Music was flourishing in Europe in 40,000BC – millennia before Beethoven or the Beatles.
European’s earliest ancestors were playing musical instruments and showing artistic creativity more than 40,000 years ago, a study has shown.
Evidence of the musicians was unearthed in Germany in the form of primitive flutes made from bird bones and mammoth ivory.
A new system of fossil dating confirmed the age of animal bones excavated in the same rock layers as the instruments and examples of early art.
The bones, probably the remains of meals, bore cuts and marks from hunting and eating.
The finds, described in the Journal of Human Evolution, are from Geissenkloesterle Cave in the Swabian Jura region of southern Germany.
They show that the Aurignacian culture, a way of living linked with early modern humans, existed at the site between 42,000 and 43,000 years ago.
It suggests that some of the first ‘modern’ humans to arrive in central Europe had a musical bent.
Professor Nick Conard, from Tubingen University in Germany, who took part in the excavation, said:
“These results are consistent with a hypothesis we made several years ago that the Danube River was a key corridor for the movement of humans and technological innovations into central Europe between 40,000 to 45,000 years ago.”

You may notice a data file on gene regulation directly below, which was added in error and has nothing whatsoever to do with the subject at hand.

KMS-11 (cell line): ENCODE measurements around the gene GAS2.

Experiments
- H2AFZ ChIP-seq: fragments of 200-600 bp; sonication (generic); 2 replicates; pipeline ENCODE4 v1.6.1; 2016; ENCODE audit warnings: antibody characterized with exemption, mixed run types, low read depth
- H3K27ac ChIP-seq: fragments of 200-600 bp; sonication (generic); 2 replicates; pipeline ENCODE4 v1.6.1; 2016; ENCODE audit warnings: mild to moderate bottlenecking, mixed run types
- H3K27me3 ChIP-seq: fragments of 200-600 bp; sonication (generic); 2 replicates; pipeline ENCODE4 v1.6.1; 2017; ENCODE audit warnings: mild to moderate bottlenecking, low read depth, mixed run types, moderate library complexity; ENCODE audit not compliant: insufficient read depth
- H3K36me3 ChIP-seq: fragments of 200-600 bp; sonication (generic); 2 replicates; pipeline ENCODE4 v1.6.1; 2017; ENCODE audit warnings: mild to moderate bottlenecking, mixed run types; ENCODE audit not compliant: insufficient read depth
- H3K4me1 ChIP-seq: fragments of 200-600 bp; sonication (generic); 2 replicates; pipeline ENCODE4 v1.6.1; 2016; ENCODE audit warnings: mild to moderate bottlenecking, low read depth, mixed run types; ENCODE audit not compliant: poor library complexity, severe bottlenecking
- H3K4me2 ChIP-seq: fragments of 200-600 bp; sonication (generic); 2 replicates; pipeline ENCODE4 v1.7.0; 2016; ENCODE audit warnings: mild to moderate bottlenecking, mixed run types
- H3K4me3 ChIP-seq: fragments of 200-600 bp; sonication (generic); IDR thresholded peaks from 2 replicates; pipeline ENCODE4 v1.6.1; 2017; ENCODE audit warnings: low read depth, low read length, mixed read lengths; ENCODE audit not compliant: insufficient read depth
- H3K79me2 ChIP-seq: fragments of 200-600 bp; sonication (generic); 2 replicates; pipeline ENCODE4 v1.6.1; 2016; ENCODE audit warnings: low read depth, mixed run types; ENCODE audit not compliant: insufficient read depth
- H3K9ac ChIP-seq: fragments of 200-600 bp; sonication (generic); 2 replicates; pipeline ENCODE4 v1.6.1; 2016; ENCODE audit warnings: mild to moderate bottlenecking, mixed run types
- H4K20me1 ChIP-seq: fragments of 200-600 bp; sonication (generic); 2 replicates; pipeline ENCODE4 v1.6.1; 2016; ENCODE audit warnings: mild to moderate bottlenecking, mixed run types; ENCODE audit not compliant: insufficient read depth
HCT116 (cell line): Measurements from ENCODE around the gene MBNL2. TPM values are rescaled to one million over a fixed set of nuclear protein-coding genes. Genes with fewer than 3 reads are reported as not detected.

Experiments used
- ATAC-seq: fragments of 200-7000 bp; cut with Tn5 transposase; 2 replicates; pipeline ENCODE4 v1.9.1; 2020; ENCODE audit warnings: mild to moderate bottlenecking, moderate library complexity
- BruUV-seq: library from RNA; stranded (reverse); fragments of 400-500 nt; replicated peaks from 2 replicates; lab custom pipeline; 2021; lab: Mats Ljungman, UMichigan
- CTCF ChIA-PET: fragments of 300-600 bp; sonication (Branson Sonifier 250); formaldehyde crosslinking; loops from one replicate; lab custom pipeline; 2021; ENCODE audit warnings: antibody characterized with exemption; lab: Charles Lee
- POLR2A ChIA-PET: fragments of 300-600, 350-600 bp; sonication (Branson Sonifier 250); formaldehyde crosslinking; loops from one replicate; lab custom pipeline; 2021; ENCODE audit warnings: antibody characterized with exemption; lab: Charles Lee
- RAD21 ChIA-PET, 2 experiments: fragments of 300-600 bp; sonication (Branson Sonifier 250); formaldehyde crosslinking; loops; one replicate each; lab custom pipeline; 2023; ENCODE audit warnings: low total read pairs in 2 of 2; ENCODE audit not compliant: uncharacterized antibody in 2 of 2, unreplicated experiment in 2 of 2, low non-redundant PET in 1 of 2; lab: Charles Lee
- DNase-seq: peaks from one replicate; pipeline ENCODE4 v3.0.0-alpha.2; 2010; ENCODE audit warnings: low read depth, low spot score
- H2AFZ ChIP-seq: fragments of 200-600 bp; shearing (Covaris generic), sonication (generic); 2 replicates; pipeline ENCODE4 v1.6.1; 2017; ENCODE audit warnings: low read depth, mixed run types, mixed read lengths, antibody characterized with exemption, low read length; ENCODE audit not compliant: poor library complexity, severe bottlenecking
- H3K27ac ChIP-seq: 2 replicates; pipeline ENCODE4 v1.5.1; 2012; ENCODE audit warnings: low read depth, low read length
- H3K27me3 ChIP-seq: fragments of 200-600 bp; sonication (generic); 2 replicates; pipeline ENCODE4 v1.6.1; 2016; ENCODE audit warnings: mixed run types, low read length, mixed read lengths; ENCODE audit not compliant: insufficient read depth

“Geissenkloesterle is one of several caves in the region that has produced important examples of personal ornaments, figurative art, mythical imagery and musical instruments. The new dates prove the great antiquity of the Aurignacian in Swabia.”
The results indicate that modern humans entered the Upper Danube region before an extremely cold climatic phase around 39,000-40,000 years ago.
Previously, experts had argued that modern humans only migrated up the Danube immediately after this event.
Professor Tom Higham, from Oxford University, who led the team that dated the bones, said: ‘Modern humans during the Aurignacian period were in central Europe at least 2,000-3,000 years before this climatic deterioration, when huge icebergs calved from ice sheets in the northern Atlantic and temperatures plummeted.
‘The question is what effect this downturn might have had on the people in Europe at the time.’